The headline is shocking when one consider the steep rise of cancer since 1945. If it was luck, then how it could change over time?
we need to be careful that we are comparing apples with apples when comparing cancer rates between different countries or time periods. We have higher rates of people reaching their 70s and 80s now. And in addition to increased longevity, we also (in developed countries at least) have a higher proportion of our populations being older.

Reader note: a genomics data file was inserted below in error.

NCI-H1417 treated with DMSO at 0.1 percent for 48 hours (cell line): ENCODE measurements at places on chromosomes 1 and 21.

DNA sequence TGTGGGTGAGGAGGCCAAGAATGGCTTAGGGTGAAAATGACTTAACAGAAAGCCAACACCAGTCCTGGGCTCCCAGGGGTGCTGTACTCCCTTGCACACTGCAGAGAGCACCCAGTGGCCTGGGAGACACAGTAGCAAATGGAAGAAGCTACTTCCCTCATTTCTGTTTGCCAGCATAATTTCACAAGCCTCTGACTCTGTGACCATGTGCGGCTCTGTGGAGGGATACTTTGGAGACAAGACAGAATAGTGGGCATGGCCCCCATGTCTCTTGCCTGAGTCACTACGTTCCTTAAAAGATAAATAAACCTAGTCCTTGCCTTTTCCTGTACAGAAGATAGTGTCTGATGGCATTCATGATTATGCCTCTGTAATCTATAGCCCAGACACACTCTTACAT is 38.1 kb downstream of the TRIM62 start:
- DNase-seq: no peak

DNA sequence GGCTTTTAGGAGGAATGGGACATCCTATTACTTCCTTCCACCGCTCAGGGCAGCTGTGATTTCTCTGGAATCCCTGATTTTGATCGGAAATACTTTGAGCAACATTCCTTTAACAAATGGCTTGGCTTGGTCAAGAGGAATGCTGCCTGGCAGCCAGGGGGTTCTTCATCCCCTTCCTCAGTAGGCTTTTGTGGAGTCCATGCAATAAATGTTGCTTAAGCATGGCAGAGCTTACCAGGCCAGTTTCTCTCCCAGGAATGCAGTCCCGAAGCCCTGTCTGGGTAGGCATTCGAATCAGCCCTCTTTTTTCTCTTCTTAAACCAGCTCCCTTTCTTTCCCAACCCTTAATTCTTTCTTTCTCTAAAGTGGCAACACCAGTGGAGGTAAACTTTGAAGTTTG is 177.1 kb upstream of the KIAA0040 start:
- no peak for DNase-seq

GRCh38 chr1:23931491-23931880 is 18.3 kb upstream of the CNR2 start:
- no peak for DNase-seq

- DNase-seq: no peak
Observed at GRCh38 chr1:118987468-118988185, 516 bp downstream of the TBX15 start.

This is why we use an "age standardised cancer incidence" rate, to account for differences in the population makeup.
I'm not sure if the age-adjusted rate is much difference between now and the 40s, but if it is then I would expect it to be largely based on the dramatic rates of tobacco use in the couple of decades after WW2.